South Carolina’s state treasurer, Curtis Loftis Jr., recalls meetings with Wall Street types at the Provocateur nightclub in Manhattan and a dinner with a centerfold model as bankers sought to lure state money into risky investments with hedge funds and private-equity funds.
Loftis, a Republican who took office in January 2011 and is the only elected official on the state fund’s six-member investment commission, has decided to stop writing checks for most ``alternative investments,’’ as the hedge- and equity-fund investments are known, according to the New York Times.
South Carolina’s pension fund, like others across the country, faces a shortfall – an estimated $14.4 billion. It’s among states and localities grappling with how to manage under-funded pensions, a point highlighted last week by the failed recall election of Gov. Scott Walker of Wisconsin.
In California, the pension issue appears set to trigger a battle within the Democratic Party over how and how fast to revamp the pension system, according to a Reuters report. San Jose, the liberal capital of Silicon Valley, voted last week to force employees like firefighters to pay more for retirement or face cuts in benefits.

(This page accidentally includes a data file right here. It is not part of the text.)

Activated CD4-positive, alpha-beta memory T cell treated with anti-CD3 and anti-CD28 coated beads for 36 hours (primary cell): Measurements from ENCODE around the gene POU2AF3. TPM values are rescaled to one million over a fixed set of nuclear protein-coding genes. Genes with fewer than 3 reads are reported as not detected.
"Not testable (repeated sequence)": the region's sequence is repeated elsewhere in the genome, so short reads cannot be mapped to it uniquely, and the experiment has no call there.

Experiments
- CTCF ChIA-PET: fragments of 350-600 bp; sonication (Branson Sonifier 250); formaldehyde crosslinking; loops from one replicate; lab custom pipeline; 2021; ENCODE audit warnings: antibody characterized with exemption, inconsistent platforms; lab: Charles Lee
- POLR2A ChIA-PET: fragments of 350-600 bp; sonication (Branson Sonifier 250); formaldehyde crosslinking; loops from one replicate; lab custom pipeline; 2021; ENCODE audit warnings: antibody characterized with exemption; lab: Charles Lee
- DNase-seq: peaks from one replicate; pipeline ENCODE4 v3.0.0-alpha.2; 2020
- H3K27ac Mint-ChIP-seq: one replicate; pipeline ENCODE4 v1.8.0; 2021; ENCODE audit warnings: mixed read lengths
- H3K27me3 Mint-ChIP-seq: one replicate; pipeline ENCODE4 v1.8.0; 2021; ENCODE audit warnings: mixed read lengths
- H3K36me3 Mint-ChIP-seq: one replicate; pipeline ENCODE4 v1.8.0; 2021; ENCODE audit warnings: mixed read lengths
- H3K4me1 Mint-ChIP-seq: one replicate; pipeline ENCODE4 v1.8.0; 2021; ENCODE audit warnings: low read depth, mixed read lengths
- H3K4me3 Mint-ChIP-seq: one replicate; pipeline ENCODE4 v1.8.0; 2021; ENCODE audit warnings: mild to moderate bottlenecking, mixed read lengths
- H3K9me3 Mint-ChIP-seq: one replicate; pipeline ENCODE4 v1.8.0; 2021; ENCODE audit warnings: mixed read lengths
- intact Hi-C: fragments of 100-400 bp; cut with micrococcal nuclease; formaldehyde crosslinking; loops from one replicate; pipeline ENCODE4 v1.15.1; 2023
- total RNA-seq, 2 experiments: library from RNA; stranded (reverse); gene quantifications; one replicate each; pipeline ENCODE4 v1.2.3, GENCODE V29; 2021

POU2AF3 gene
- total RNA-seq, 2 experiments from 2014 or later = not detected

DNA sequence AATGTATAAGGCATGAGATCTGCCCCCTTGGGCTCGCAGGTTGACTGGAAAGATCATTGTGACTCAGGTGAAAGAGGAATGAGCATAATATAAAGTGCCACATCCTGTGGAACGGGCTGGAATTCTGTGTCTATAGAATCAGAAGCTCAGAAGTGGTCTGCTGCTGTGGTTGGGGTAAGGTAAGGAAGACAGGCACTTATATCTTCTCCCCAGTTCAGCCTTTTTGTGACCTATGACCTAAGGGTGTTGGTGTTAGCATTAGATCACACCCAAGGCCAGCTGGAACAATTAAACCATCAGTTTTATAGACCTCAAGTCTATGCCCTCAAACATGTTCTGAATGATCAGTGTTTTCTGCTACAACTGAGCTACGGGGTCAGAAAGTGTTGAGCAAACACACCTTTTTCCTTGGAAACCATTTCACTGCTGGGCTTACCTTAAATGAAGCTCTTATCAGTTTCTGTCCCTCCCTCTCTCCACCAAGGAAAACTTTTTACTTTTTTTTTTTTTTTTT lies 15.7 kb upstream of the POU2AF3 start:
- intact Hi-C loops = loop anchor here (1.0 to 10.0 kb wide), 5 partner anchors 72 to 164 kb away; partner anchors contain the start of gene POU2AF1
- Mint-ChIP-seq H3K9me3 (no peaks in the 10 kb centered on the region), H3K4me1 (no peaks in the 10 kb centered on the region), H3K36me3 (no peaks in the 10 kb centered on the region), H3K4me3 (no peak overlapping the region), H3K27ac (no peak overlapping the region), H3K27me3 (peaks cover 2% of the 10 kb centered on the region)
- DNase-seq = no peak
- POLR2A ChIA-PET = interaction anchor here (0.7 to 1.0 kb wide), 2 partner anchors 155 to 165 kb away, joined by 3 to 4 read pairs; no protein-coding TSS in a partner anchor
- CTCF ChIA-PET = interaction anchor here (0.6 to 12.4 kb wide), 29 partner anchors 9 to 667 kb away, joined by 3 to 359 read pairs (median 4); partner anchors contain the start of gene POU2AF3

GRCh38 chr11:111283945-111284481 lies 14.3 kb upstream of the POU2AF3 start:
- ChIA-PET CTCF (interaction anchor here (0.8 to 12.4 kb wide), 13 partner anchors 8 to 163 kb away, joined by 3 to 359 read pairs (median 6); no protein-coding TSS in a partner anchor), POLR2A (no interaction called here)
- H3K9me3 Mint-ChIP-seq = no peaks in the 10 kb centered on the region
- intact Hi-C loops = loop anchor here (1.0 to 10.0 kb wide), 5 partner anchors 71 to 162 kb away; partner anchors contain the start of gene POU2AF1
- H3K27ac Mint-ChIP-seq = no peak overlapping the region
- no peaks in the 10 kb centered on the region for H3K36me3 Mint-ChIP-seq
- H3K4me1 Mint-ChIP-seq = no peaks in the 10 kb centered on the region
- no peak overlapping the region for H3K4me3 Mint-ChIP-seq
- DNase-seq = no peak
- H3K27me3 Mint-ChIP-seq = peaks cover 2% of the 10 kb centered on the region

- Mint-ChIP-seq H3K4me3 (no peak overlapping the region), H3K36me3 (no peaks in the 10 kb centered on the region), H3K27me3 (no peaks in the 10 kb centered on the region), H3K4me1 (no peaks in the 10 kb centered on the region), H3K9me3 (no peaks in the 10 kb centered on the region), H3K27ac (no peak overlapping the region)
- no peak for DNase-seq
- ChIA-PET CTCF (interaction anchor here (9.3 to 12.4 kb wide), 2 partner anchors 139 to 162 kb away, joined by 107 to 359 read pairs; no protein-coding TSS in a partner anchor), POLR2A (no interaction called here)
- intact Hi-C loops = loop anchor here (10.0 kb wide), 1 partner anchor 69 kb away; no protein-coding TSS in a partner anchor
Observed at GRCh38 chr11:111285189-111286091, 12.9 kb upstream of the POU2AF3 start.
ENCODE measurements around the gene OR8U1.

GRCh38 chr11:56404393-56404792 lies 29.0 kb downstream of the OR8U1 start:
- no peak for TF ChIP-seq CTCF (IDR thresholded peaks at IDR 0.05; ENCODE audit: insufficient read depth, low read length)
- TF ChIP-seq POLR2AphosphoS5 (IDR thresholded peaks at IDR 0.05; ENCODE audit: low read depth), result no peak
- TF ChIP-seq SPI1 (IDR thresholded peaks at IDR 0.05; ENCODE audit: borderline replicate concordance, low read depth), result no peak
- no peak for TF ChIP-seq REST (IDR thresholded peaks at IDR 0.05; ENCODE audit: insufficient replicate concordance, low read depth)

Governor Jerry Brown, a Democrat, said the vote was a sign the state was ready to move on his 12-point plan to narrow the pension shortfall, according to Reuters.
"The pension vote in San Jose, which is a more liberal city than the state as a whole, is a very powerful signal that pension reform is an imperative,’’ Brown said in a San Francisco Chronicle video interview.
In South Carolina’s capital Columbia, Loftis says he is focused on how pension funds interact with Wall Street, not on the state governorship, according to the New York Times. He says he wants more information about the fees that hedge funds and private equity funds charge, and where they put the money they receive from the state and employees.
Financier Robert Borden, in the six years he served as investment chief for South Carolina’s giant public pension fund, placed about $13 billion, nearly half the total and a higher share than almost any other state, into private-equity or hedge-fund plays.
While Borden was running the fund, fees to fund managers rose to $344 million last year from $22 million in 2005, and the investment returns themselves have proven lackluster at best, the Times said.
South Carolina’s $24.5 billion public pension system earned 3.1 percent, annualized and before fees, in the three years through last June, versus 4.6 percent for all public pension funds tracked by Wilshire Trust Universe Comparison Service.
By the end of 2011, retirement systems with at least $1 billion in assets had raised their positions in real estate, private equity and hedge funds to 18.3 percent from 10.7 percent in 2007, according to the Wilshire TUCS.
Borden, who resigned in December to join a private equity fund, says that if pension funds want higher returns, they have to play in the secretive world of private equity and hedge funds, according to the Times. ``Every one wants their cake and to eat it too,’’ he says.
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